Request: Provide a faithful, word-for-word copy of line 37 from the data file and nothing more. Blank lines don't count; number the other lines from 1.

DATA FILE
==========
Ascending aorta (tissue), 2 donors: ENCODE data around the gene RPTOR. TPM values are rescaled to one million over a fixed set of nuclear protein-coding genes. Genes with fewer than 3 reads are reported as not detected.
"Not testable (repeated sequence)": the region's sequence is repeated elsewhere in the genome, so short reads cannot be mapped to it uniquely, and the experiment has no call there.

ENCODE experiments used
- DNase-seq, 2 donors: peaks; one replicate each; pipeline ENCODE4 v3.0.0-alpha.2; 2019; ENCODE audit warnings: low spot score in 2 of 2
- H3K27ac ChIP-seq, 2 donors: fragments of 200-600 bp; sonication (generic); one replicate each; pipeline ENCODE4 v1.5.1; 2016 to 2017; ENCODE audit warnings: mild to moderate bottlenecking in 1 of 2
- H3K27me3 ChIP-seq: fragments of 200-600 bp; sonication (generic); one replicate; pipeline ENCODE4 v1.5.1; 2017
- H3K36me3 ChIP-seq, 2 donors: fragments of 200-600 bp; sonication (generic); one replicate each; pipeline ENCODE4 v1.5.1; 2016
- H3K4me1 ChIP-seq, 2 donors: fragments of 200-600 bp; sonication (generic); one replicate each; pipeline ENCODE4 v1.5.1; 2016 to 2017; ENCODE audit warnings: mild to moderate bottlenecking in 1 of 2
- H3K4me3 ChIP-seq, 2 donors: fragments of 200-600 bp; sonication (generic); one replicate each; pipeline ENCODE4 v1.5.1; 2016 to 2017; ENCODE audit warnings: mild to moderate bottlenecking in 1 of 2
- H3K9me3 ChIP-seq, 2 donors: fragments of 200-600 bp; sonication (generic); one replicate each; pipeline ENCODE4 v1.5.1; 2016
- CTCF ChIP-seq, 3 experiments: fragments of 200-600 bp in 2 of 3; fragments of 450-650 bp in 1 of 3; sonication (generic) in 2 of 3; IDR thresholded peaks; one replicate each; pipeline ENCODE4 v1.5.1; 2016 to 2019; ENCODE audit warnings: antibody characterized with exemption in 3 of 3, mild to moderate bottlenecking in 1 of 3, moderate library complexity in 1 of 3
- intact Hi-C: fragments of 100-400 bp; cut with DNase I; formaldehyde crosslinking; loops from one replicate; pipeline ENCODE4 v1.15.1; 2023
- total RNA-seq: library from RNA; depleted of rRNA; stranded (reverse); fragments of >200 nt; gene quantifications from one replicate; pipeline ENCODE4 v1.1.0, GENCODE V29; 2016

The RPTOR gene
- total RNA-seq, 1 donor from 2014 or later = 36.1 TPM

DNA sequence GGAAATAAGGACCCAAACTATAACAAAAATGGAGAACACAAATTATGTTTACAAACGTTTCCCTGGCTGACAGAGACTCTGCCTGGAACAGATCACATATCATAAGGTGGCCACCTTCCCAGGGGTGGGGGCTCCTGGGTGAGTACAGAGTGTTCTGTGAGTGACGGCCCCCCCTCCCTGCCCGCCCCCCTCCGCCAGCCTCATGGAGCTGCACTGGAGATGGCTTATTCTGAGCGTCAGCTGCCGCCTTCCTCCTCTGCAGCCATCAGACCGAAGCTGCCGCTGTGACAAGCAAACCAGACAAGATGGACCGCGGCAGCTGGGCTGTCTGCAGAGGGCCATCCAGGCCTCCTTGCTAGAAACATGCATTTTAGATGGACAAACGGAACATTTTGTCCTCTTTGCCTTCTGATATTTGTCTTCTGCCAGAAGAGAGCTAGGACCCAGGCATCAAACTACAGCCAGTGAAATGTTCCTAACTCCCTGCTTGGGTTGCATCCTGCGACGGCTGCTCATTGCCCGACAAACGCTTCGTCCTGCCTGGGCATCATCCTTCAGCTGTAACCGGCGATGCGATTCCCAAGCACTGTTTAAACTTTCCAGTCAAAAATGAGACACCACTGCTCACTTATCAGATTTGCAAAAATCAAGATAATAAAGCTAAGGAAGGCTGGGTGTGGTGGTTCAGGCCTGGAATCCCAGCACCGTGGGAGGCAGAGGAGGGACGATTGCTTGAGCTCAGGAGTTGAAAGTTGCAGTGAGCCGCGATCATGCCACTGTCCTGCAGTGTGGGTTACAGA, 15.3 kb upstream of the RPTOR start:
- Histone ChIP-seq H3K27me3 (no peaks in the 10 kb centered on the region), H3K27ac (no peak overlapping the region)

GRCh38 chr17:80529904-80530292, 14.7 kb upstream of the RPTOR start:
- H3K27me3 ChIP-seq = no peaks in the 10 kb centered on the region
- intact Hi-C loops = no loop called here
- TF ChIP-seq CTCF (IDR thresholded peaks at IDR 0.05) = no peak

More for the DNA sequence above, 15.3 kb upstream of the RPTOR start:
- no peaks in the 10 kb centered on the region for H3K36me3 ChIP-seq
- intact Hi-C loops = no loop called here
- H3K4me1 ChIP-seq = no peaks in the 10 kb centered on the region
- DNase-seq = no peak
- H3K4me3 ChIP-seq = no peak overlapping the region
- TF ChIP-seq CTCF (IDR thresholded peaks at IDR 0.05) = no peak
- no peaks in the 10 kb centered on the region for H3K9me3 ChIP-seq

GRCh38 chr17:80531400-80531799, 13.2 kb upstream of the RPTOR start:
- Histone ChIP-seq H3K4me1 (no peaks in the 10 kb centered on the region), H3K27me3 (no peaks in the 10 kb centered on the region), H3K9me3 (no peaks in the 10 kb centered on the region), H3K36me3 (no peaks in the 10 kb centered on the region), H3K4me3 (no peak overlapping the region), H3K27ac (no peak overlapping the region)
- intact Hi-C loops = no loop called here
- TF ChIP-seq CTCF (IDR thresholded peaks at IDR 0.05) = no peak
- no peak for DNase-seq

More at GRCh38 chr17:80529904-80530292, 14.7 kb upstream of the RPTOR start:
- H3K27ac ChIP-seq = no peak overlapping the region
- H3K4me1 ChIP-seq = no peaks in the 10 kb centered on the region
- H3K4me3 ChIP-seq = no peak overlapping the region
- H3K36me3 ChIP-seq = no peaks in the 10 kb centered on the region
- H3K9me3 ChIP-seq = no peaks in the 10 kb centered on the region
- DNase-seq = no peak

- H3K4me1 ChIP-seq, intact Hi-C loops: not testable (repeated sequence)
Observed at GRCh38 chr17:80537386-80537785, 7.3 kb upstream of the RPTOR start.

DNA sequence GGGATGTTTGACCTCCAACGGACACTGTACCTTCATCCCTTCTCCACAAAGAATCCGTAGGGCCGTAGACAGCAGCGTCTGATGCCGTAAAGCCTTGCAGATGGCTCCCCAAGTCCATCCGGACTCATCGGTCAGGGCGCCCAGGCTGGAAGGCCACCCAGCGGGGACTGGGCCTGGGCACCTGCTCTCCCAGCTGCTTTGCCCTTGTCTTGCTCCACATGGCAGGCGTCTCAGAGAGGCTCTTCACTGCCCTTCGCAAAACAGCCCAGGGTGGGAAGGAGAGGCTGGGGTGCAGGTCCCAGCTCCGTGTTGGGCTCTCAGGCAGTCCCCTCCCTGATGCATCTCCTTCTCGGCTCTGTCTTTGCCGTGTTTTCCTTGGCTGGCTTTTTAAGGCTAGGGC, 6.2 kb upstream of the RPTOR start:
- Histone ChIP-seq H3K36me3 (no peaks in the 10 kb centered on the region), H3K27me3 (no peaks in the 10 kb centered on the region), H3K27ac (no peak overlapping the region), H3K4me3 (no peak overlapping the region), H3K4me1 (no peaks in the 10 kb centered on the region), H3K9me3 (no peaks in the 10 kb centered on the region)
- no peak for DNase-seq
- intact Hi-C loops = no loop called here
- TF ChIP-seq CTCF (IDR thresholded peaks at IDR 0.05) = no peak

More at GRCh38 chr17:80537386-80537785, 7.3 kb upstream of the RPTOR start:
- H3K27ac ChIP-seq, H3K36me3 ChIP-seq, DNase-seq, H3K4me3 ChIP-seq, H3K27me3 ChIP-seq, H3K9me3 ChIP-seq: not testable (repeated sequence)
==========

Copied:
- H3K4me1 ChIP-seq = no peaks in the 10 kb centered on the region